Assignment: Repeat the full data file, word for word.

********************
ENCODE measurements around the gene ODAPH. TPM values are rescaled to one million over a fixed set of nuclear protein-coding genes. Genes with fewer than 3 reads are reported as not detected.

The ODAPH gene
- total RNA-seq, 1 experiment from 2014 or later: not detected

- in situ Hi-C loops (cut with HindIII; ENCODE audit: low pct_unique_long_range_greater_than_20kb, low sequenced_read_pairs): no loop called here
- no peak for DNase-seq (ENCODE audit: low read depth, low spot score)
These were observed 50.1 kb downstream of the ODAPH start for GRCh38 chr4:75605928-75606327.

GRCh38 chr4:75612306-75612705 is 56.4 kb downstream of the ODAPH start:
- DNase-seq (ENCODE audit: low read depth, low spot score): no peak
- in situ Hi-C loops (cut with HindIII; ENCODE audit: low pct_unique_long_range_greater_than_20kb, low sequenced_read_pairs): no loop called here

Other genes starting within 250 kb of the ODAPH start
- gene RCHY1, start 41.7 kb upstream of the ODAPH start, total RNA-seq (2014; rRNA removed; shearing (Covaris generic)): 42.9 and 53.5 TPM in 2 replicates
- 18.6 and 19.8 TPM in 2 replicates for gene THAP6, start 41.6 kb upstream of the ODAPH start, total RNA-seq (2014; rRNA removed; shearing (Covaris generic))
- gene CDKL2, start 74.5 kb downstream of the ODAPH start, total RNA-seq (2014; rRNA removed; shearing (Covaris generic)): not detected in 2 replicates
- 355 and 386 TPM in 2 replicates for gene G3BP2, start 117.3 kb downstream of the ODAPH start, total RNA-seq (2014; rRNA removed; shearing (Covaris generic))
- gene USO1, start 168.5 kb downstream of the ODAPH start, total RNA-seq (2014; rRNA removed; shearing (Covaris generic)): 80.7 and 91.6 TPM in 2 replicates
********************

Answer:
ENCODE measurements around the gene ODAPH. TPM values are rescaled to one million over a fixed set of nuclear protein-coding genes. Genes with fewer than 3 reads are reported as not detected.

The ODAPH gene
- total RNA-seq, 1 experiment from 2014 or later: not detected

- in situ Hi-C loops (cut with HindIII; ENCODE audit: low pct_unique_long_range_greater_than_20kb, low sequenced_read_pairs): no loop called here
- no peak for DNase-seq (ENCODE audit: low read depth, low spot score)
These were observed 50.1 kb downstream of the ODAPH start for GRCh38 chr4:75605928-75606327.

GRCh38 chr4:75612306-75612705 is 56.4 kb downstream of the ODAPH start:
- DNase-seq (ENCODE audit: low read depth, low spot score): no peak
- in situ Hi-C loops (cut with HindIII; ENCODE audit: low pct_unique_long_range_greater_than_20kb, low sequenced_read_pairs): no loop called here

Other genes starting within 250 kb of the ODAPH start
- gene RCHY1, start 41.7 kb upstream of the ODAPH start, total RNA-seq (2014; rRNA removed; shearing (Covaris generic)): 42.9 and 53.5 TPM in 2 replicates
- 18.6 and 19.8 TPM in 2 replicates for gene THAP6, start 41.6 kb upstream of the ODAPH start, total RNA-seq (2014; rRNA removed; shearing (Covaris generic))
- gene CDKL2, start 74.5 kb downstream of the ODAPH start, total RNA-seq (2014; rRNA removed; shearing (Covaris generic)): not detected in 2 replicates
- 355 and 386 TPM in 2 replicates for gene G3BP2, start 117.3 kb downstream of the ODAPH start, total RNA-seq (2014; rRNA removed; shearing (Covaris generic))
- gene USO1, start 168.5 kb downstream of the ODAPH start, total RNA-seq (2014; rRNA removed; shearing (Covaris generic)): 80.7 and 91.6 TPM in 2 replicates